To understand the rise of China examine what we have in commonNov 21, 2022
One hundred years ago in China the May 4th Movement announced that “Science and Socialism” would save the nation. In Australia, thirteen years prior, a workers party has already taken national government for the first time in history.
I wanted to be a public servant, to run the state on behalf of citizens, because that was the highest calling there could be.
Don’t laugh. I’m perfectly serious. In an era of citizens and states what other job could be as important as that.
I believed in “progress” and the “Ascent of Man” I was going to ensure the next generation of Australians grew up in a society that would shape them into being healthier, wealthier and wiser than we had managed to be.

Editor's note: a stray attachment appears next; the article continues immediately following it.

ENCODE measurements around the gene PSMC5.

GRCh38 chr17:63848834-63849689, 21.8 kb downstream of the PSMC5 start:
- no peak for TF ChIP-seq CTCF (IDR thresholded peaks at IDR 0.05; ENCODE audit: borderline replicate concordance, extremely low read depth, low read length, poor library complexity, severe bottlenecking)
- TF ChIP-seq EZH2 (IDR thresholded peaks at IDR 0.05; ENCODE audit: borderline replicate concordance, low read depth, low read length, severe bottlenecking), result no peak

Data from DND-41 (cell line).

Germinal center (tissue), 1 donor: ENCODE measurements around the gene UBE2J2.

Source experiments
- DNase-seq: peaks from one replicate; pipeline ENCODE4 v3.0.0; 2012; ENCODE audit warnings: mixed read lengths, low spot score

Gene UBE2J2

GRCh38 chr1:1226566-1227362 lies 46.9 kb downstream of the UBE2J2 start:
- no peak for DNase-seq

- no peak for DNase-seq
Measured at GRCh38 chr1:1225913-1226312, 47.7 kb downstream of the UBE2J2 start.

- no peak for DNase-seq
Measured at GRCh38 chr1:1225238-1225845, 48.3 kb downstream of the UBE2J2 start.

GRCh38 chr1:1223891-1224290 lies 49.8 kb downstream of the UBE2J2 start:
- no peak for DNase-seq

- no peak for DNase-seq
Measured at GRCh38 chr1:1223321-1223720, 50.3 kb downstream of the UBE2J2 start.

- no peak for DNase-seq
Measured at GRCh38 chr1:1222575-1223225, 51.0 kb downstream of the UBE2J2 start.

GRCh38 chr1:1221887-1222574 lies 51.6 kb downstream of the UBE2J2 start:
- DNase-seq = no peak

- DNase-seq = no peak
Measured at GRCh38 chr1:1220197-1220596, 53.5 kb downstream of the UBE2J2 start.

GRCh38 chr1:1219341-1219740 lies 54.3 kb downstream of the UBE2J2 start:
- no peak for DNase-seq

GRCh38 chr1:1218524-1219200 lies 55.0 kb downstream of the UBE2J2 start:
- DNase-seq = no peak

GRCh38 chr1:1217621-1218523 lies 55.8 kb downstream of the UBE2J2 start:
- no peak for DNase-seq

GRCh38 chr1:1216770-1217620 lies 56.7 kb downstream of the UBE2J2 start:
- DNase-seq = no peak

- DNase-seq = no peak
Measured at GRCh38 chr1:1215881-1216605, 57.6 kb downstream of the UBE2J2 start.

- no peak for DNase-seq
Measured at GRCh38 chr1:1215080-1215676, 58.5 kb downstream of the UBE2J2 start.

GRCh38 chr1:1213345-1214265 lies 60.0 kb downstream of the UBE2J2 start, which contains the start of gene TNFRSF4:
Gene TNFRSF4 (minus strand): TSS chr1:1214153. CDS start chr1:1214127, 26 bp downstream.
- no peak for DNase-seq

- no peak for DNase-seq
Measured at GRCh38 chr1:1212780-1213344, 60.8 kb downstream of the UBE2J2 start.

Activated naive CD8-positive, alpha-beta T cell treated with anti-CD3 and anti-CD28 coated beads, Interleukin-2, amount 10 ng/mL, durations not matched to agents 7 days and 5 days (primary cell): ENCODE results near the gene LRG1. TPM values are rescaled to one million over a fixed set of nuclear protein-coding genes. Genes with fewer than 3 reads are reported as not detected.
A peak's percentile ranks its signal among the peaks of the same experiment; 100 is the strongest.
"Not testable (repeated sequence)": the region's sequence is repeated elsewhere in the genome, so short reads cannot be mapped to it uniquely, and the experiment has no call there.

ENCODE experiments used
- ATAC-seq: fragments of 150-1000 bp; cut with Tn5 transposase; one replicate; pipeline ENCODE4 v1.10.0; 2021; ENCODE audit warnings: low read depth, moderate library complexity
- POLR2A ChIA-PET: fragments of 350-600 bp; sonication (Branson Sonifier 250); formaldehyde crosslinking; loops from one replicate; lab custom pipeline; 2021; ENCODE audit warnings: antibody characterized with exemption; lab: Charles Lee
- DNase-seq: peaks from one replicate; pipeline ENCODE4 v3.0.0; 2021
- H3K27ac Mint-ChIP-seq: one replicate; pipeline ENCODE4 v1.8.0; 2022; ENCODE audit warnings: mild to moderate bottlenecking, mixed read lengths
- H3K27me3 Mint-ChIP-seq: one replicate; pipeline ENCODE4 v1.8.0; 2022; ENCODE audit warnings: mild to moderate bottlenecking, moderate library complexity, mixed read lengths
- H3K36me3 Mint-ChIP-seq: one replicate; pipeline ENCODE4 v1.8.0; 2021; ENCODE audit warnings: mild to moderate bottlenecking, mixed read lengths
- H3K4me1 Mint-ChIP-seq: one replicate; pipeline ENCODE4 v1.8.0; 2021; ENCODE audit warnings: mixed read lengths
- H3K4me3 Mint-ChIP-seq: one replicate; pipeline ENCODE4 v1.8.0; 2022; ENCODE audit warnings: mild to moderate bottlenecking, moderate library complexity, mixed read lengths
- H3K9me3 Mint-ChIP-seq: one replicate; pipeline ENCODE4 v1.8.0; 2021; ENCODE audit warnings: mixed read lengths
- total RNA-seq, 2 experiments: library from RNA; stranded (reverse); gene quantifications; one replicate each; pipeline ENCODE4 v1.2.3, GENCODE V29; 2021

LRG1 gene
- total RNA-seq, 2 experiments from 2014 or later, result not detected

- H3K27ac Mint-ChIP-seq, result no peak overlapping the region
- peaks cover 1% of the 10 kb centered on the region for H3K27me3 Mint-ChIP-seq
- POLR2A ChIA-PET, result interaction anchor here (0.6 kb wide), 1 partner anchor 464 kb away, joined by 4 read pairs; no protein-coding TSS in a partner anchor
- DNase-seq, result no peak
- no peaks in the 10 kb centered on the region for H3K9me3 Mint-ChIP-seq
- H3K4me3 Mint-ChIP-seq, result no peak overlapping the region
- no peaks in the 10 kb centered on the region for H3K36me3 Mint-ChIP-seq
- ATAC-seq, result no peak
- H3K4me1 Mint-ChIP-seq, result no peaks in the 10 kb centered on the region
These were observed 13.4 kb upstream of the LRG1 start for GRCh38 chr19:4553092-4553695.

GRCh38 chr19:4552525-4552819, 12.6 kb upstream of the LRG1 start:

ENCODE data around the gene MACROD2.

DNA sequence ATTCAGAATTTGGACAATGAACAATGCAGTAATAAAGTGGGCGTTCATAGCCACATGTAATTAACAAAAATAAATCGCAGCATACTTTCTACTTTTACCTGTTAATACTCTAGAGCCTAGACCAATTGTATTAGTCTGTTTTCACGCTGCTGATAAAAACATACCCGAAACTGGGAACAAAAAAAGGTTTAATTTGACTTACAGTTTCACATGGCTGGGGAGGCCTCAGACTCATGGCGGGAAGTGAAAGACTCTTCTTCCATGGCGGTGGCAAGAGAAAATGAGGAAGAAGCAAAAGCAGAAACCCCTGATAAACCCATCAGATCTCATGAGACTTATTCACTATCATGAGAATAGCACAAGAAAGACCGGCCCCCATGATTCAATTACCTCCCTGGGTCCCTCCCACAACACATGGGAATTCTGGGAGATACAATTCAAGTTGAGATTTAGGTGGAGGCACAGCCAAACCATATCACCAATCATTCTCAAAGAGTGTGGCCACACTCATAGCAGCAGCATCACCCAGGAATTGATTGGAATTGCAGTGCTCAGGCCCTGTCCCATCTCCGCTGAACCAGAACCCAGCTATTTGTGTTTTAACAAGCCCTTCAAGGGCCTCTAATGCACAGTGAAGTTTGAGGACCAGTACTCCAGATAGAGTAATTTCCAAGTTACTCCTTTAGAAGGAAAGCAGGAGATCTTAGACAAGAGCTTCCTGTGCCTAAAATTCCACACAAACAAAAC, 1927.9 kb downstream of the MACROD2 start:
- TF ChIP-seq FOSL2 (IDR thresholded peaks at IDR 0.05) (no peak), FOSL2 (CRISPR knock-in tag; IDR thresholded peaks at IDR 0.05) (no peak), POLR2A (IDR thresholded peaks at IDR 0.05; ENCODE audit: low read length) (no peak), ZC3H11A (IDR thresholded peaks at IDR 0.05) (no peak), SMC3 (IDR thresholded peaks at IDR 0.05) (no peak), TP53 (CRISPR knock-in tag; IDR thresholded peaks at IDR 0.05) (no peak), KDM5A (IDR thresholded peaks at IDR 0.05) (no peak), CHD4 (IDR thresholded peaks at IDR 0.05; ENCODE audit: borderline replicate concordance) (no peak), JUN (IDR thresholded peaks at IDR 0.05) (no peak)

We would administer all the “tough love” needed to tame the powerful, heal the sick and build a more literate, engaged and community minded nation.
The enlightenment had told us why, “Nugget” Coombs would tell us when and the CSIRO would tell us how.
The Left delivered. By the seventies we were secular and scientific and had harbour bridges, electoral commissions, and a great record of invention to prove it.
I grew up in the bosom of the welfare state.
It was near perfect. The had a separation of executive, judicial and administrative powers guaranteed by law.
Administrating the details was the duty of career public servants like me.
Rigorously selected in order of merit by public examination. Having taken oaths to serve without fear or favour.
We were inspired to support all and any of them, the nation’s public interests that could be fairly assessed.
Yep, as far as we were concerned the Third Division was proof of Western Civilisation’s greatness.
And the wealth we bestowed was far greater than private advantage.
The assets we mined for were unlike any other on offer. Ours were priceless. “Unalloyed”, universal and indivisible, enjoyed by all, or by none.
Clean water. Fair elections.